God has a great sense of humor.

In the early 2000s when the Cappelli Organization came to Yorktown to reveal a plan for a large, luxury residential complex it wanted to build, I thought to myself I’d never want to live in a place like that. I thought it was just too big and expensive for our area. But, as I announced last week, I just bought into it.

What happened during the intervening dozen years that has rendered me an enthusiastic buyer just dying to get into the place? A number of things.

When first announced, the units were to be priced from the mid $500,000s  to $1.3 million. In our sleepy community where the average single-family house sold at the time for under $450,000, that seemed to me, as a member of our architectural review board, a bit out of whack. When I brought this to the attention of the developer’s representatives, the somewhat impatient response was, “Sir, you don’t know your own market.”

The project was approved by all the necessary boards. Despite the fact that it was marketed at the height of the real estate boom, just as I had predicted, it was the wrong concept at the wrong time in the wrong place at the wrong price. After nearly a half dozen years, only a handful of the 141 units had sold.

Everybody agreed that the building and the units were beautifully designed and appointed but the public rejected apartment-style living, even with incredible amenities, at a price point that would have been more acceptable in Chappaqua or White Plains.

But a few years ago some novel marketing moves were made. First, a deal was made with Donald Trump to add his name to the marquee for a more glitzy appeal as Trump Park Residences. I’m not sure that it did the trick for me. I was still mad that Trump had littered the Taconic State Parkway with four giant signs announcing state parks that you can neither find nor visit.

Then two years ago there seemed to be a confluence of elements that came together to change public perception. Obviously, some smart financial re-structuring had been done that allowed drastic price reductions that caught everyone’s attention.

Then something else happened that I’ve never heard mentioned as an influence on the housing market, but I believe has had an impact: Superstorm Sandy.  It’s what convinced my wife and me that we didn’t want to brace for the next extreme storm as guardians of our own property ever again. We were getting too old to deal with it.

We wanted to now live in a big beautiful building that would be taken care of by a staff of highly competent people. Let somebody else worry about a tree being pulled up by its roots.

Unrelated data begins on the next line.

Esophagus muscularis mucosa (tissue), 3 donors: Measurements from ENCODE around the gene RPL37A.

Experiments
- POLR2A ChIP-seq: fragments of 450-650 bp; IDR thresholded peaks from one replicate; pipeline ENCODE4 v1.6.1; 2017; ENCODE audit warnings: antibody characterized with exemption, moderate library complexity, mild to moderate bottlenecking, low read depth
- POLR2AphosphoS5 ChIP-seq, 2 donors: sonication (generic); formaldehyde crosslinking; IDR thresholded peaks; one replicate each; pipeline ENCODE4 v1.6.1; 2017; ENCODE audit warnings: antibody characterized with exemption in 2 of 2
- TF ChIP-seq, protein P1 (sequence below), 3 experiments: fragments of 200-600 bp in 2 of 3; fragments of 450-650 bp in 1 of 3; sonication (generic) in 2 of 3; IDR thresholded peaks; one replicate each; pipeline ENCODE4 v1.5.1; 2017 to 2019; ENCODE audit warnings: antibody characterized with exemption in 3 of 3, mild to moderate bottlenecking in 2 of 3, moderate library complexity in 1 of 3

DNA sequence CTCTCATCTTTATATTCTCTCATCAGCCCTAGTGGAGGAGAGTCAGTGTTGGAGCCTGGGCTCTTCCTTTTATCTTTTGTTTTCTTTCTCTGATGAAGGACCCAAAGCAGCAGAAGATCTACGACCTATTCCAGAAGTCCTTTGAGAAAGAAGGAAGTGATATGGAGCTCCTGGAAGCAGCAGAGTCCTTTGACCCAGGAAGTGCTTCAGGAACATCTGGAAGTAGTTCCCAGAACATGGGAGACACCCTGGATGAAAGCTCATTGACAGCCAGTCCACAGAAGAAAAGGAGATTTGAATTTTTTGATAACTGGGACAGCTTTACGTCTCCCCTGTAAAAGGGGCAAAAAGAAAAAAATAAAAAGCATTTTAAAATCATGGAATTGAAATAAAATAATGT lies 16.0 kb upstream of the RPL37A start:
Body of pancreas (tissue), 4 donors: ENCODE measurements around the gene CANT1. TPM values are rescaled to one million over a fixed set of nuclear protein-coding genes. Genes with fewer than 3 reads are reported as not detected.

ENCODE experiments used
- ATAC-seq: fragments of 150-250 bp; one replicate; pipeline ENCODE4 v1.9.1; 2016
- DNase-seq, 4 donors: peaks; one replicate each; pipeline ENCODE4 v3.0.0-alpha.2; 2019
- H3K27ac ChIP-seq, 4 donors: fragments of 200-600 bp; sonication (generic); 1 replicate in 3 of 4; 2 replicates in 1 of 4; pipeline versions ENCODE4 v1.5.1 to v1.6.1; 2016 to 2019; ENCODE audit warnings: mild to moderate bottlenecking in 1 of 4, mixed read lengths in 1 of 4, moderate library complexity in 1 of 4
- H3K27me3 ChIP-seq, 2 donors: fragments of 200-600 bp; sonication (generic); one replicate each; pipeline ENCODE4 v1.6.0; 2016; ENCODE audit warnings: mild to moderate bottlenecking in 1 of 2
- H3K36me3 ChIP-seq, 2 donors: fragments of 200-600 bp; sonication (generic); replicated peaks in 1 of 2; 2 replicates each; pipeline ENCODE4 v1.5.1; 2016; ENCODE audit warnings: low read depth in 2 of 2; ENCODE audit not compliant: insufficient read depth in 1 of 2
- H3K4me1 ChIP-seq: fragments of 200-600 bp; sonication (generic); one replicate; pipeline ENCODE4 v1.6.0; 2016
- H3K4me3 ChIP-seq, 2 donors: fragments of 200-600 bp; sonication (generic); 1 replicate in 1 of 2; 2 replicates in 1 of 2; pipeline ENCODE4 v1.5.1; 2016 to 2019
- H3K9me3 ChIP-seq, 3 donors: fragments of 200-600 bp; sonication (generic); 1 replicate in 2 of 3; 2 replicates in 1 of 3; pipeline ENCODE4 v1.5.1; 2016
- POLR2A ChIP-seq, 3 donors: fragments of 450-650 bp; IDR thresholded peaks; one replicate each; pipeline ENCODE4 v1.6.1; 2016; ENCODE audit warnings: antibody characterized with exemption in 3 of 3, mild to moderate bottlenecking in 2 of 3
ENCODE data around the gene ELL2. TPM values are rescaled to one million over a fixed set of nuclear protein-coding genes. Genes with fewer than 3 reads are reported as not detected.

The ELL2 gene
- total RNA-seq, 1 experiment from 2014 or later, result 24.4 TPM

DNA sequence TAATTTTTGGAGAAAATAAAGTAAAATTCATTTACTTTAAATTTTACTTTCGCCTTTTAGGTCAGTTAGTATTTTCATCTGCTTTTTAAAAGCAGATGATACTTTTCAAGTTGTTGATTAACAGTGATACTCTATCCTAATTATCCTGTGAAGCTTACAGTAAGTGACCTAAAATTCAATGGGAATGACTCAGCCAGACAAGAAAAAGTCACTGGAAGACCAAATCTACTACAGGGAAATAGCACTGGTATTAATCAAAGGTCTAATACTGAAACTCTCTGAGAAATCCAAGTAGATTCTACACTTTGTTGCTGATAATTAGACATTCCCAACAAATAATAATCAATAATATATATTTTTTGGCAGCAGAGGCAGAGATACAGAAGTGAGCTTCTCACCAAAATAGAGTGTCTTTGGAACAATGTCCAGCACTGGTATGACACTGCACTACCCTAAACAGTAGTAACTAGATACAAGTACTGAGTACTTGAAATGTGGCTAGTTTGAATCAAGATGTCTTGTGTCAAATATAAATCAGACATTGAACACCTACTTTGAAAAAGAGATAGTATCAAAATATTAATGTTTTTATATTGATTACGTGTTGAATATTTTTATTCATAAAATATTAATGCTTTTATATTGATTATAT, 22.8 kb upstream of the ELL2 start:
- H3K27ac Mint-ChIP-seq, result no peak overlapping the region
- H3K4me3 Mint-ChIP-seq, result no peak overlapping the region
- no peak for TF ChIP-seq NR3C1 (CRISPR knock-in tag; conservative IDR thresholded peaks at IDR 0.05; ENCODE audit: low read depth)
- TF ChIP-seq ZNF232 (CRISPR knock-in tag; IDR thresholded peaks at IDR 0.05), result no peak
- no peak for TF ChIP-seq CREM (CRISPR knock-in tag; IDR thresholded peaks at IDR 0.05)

Another factor is that I’ve become a friendlier old cuss in my more senior years and that is reflected in my preferred home style. My wife and I have experienced the joys of our first studio apartment, our first two-bedroom apartment, our first town home, our first country home, our renovations, our first second home, and now, what will become our retirement home, surrounded by people our own age with whom we want to socialize and grow old with. I feel more energized than ever and can’t wait for this new chapter to unfold.

The most exciting part is that our new home, which sold a few years ago for over $900,000, was just contracted for sale for close to half of that. That’s some deal, right? From what I understand, a lot of other people are now jumping in and taking advantage of very favorable pricing now offered. The units are selling with vigor.

Socially, having been a shy and soft spoken person for most of my life (I realize that anybody who knows me is probably laughing as they read this), I now just can’t stop talking and I want to hang out with the guys. I don’t want to have to walk a mile to find a neighbor; I want to walk just a couple of doors down. I want to just get into an elevator to go to the gym or the game room to socialize.

When did all this happen? I don’t know. The Trump Park Residences never changed. They were always grand and beautiful. I changed. I stopped being “Mr. Grump, Go Away and Leave Me Alone.” Now I’m “Mr. Shake My Hand and Howdy Do.”

Bill Primavera is a Realtor® associated with William Raveis Real Estate and Founder of Primavera Public Relations, Inc., the longest running public relations agency in Westchester (www.PrimaveraPR.com, specializing in lifestyles, real estate and development. His real estate site is:www.PrimaveraRealEstate.com and his blog is: www.TheHomeGuru.com.  To engage the services of The Home Guru and his team to market your home for sale, call 914-522-2076.

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